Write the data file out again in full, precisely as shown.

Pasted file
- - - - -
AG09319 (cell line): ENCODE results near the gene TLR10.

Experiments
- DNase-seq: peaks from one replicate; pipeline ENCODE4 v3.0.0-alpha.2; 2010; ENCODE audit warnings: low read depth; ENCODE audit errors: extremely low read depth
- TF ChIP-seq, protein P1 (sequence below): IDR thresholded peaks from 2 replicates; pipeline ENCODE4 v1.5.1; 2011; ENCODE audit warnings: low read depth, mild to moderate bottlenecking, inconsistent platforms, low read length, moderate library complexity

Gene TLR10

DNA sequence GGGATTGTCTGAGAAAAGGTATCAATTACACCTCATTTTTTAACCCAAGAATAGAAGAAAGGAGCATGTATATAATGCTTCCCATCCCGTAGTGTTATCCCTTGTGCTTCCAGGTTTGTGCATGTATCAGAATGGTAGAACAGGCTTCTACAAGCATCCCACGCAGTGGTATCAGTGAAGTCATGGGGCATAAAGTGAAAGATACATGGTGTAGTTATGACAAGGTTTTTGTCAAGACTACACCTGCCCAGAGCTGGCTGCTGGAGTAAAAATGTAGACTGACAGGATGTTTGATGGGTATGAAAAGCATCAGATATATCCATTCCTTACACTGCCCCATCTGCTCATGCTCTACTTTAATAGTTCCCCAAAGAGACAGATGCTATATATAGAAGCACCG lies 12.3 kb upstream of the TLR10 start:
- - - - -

AG09319 (cell line): ENCODE results near the gene TLR10.

Experiments
- DNase-seq: peaks from one replicate; pipeline ENCODE4 v3.0.0-alpha.2; 2010; ENCODE audit warnings: low read depth; ENCODE audit errors: extremely low read depth
- TF ChIP-seq, protein P1 (sequence below): IDR thresholded peaks from 2 replicates; pipeline ENCODE4 v1.5.1; 2011; ENCODE audit warnings: low read depth, mild to moderate bottlenecking, inconsistent platforms, low read length, moderate library complexity

Gene TLR10

DNA sequence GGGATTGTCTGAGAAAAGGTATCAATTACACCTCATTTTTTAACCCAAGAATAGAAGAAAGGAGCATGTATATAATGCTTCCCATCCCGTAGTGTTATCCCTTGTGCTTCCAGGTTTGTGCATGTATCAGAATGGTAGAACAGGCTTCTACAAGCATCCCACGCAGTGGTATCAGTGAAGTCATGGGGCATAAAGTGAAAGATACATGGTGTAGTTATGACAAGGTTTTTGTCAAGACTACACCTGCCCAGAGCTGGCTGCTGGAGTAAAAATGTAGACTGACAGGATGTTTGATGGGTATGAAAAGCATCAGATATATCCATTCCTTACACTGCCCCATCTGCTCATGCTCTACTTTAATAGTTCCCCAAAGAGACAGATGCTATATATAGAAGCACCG lies 12.3 kb upstream of the TLR10 start: